She is a member, in fact, of the “Interdisciplinary group of independent experts” that is investigating the nefarious case of the disappearance of 43 students in Iguala (Guerrero). Today, that group is the subject of an investigation by Mexico’s Inspector General Jose Antonio Ortega Sanchez, for alleged fraud perpetrated by the group in the amount of $2 million, for lying, and for providing false satellite images related to the case. The professional careers of Angela Maria Buitrago as well as the other members of the group, are also the subject of investigative reporting in Mexico. News of Attorney General Ortega Sanchez’ decision to investigate Buitrago broke on March 24, and coincides with Ignacio Gomez’ hysterical rants against Puentes. This new attack against Puentes could be responding to ex-prosecutor Buitrago’s orders. That is something very serious, as it not only puts Puentes’ life in jeopardy, it reduces to nothing the guarantees of safety that all journalists in Colombia should have in doing their work. Colombia is going through a moment of great political tension. With the crisis of the “peace negotiations” and the discovery that the FARC are demanding concessions unacceptable to the country – which impeded the signing on March 23 of President Santos’ much-touted “final peace accord” – pressure on journalists and the press in general is increasing. The FARC does not want the public to become aware of what is happening with the negotiations. More than ever, journalists need non-governmental organizations that fight against censorship and defend freedom of expression and of the press, and defend the rights of journalists. What the Flip leader is doing betrays those objectives, weakens the guild, and reinforces totalitarian control.
Flip should explain why it has such close ties to the government. Each time a journalist receives death threats, the National Protection Unit (UNP) defers to Flip’s position on the subject, rather than conduct its own assessment. Flip decides whether the journalist does or doesn’t merit protection. Sometimes, Flip denies protection. What happened to Ricardo Puentes in 2013 proves it. Puentes had been assigned an official security detail, as he and his family had received numerous threats. One of his children even suffered a kidnapping attempt. What Ricardo Puentes has been subjected to for his journalistic work is well-documented. On October 4 of that year, however, the UNP withdrew his protection without notice. His security detail was suddenly called off in the middle of the street, at a moment in which the threats against him had intensified due to the investigations he had been publishing. And what did Flip do? Did it protest? No. On the contrary. When I went to file a complaint with Reporters Without Borders (RSF) in Paris regarding the danger Ricardo Puentes was facing, a staff member at RSF said they would ask Flip to corroborate my information. Flip’s response was typical: Ricardo Puentes is a “right-wing” journalist. As a result, RSF declined to publish an alert to protect him. One month later, an unknown person, who refused to identify himself but claimed to be acting on orders of the Colombian Institute of Family Welfare, tried to kidnap Puentes’ children. He was unsuccessful. Anette Tessmann, a German human rights activist, denounced these tactics as “comparable to those used by the STASI in East Germany,” where the communist regime “used the removal of children from supposed ‘enemies of the State.’” Puentes and his family had to emigrate from Colombia in 2015.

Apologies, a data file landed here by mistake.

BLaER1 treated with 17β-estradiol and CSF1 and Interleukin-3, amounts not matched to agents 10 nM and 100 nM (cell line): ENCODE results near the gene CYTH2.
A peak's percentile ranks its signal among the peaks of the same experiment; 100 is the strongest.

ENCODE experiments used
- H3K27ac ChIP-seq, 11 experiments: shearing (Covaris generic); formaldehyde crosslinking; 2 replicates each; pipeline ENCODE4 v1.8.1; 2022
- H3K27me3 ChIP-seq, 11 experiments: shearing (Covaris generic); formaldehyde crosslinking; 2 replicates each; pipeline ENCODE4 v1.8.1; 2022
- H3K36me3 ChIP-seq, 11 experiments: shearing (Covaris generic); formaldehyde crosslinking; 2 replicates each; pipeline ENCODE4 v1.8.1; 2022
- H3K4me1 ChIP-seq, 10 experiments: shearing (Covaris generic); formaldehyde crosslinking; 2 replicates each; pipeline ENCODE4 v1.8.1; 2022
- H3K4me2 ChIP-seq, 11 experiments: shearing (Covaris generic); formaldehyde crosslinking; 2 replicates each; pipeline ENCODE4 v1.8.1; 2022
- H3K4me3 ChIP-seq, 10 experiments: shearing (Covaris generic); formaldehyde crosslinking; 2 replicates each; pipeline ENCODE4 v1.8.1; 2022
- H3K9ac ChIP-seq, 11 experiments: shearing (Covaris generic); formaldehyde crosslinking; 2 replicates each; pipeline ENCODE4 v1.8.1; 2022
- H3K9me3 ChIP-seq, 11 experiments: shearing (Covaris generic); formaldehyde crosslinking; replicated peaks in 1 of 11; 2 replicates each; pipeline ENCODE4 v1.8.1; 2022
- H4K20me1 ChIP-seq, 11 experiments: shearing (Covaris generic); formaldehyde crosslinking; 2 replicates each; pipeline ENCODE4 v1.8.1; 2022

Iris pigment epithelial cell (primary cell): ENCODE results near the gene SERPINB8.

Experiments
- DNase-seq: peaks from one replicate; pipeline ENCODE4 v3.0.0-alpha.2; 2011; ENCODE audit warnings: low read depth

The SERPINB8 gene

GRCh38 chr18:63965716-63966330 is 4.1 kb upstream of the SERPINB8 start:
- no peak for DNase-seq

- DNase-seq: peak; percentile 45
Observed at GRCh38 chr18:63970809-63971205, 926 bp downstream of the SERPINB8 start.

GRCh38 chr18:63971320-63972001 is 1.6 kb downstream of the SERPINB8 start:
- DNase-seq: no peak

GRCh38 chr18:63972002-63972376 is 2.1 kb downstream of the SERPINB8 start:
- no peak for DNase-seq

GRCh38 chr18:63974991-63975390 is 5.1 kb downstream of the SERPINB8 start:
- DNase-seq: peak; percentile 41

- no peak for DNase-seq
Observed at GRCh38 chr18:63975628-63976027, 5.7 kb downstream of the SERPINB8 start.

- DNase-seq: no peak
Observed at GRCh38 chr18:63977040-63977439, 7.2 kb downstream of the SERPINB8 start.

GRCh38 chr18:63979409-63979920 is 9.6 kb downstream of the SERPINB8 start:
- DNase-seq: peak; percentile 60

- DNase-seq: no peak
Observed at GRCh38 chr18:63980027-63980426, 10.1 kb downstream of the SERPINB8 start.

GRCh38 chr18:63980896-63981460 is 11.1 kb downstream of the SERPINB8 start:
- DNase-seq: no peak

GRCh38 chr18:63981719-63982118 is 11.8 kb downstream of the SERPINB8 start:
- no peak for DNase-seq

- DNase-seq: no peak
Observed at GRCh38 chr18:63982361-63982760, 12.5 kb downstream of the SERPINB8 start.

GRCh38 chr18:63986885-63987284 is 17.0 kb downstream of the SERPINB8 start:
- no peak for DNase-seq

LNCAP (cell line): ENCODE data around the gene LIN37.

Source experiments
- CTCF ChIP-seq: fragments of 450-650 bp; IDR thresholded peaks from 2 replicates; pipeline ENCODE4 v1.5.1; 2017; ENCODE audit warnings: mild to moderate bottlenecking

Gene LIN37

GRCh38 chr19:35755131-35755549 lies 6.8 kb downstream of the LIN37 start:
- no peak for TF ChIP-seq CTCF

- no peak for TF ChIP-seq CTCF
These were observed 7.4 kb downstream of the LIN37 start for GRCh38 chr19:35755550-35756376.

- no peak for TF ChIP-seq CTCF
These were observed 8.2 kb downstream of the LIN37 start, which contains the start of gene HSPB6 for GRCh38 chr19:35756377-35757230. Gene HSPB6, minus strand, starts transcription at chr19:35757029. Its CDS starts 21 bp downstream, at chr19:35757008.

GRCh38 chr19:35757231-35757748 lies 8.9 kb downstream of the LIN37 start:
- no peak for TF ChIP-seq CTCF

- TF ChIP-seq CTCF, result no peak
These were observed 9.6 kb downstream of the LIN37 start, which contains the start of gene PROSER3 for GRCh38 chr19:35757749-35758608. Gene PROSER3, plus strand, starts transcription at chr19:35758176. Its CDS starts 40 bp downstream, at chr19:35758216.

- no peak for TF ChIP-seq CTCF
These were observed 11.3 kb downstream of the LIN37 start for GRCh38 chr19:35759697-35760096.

Flip has fallen very low. Led by Ignacio Gomez, Flip is stuck in a quagmire. To come out of it, Flip is obliged to comment on the vile campaign launched by its leader, Ignacio Gomez, and on the shady relations it has with government entities. In the United States and in Europe, the associations that defend journalists have a very precise ethic that prohibits alliances with those in power.
The Munich Declaration of November 24, 1971, adopted by the majority of journalist guilds in Europe says: “Every journalist worthy of that title should strictly respect the statutes established herein. The journalist recognizes the established laws of each country, but in regard to professional integrity does not accept anything other than the jurisdiction of his peers, and excludes any governmental or other influence.”
The Charter of Professional Duties of French Journalists, in place since 1918, says: “Slander, unfounded accusations, the alteration of documents, the misrepresentation of facts, and deceit are the gravest professional faults.” Do Flip’s statutes say something similar? We don’t know. Flip’s website is purposefully opaque, where not even it’s leadership is listed, much less its statutes.
The defense of journalist Ricardo Puentes, the repudiation of Ignacio Gomez’ comments and Flip’s subordination to the Santos government are needed immediately. It’s something that impacts the state of Colombian democracy.